We have all heard news headlines pertaining to the positive aspects of drinking red wine. Among its purported health benefits, studies have found it may improve heart health, reduce the risk of certain cancers, reduce the risk of dementia and Alzheimer’s disease, and reduce the risk of depression(1) (though I’m going to go out on a limb here and hypothesize that red wine’s mental health benefits also relate to alcohol consumption being a social affair).

Research has also found that red wine consumption can benefit our microbiome! A small 2013 study published in the American Journal of Clinical Nutrition revealed that moderate red wine consumption actually increases levels of Bifidobacterium and Prevotella (2), both considered critical ‘friendly” inhabitants of the human digestive tract. (3, 4)

In this study, researchers evaluated the effect of red wine consumption versus control in 10 middle-aged male volunteers. The two parameters measured were levels of lipopolysaccharides (LPS), and levels of certain bacteria in the gut.

LPS is a gut-related bacterial marker of inflammation; higher levels of LPS correlate with higher levels of inflammation. And inflammation is the root of many modern chronic diseases (5).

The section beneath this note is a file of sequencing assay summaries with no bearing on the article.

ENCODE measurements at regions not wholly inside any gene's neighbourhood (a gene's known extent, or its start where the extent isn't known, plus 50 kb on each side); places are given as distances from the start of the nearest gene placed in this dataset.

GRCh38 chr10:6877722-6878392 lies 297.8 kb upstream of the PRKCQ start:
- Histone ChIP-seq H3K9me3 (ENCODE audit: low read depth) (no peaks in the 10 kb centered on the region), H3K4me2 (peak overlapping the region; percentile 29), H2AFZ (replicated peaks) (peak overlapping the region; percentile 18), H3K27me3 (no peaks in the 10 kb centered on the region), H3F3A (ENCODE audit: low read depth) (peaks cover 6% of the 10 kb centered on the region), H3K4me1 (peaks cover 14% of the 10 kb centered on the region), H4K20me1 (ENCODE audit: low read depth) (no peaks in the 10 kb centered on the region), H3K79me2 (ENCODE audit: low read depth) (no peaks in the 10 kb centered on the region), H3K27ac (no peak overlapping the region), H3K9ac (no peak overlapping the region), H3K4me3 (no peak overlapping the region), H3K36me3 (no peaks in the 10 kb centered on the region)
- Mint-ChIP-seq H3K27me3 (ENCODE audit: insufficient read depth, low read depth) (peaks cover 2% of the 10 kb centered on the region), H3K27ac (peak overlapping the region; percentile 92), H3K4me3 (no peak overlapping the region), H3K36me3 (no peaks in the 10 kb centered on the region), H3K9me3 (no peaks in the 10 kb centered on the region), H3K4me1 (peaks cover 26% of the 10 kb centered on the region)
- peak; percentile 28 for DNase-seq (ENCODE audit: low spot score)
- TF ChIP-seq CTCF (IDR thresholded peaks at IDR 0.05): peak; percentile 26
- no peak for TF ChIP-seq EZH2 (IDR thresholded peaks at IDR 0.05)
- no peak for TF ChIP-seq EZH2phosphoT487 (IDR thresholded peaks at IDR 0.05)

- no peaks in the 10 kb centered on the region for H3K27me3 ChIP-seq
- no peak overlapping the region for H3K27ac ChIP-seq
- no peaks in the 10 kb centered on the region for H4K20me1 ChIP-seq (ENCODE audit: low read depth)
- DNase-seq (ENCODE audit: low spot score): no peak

Gut bacteria – collectively known as microbiota, or our microbiome – is the hottest health topic now for good reason. It is showing to be directly or indirectly impacting virtually every aspect of our health. Don’t believe me? Simply google your particular health concern and “microbiome” and get lost in the plethora of studies.

Anyway, back to the red wine study. Red wine consumption was found to significantly increase levels of bifidobacteria.

This is good news because bifidobacteria has been found to reduce gut wall permeability and as such, helps lower levels of inflammation (as measured by lower LPS concentration). And we all have some degree of inflammation, be it overt or silent.

BOTTOM LINE: Red wine improves the gut flora, specifically the bifidobacteria species, which supports gut health and inflammation.

I’m not advocating buying out the local liquor store’s supply of red wine! But we now know that moderate consumption has some gut health benefit.

While there is no set definition for “moderate consumption”, Canada’s Low Risk Drinking Guidelines suggests no more than 2 standard drinks per day for women, up to 10 drinks per week, and no more than 3 standard drinks per day for men, and no more than 15 standard drinks per week. Of course, depending on what your health goals or concerns are, you may need to lower these numbers or strictly avoid alcohol.

I don’t drink anywhere near 2 standard drinks per day; but I do love a good glass of red wine! Cheers…and here’s to a healthy gut!





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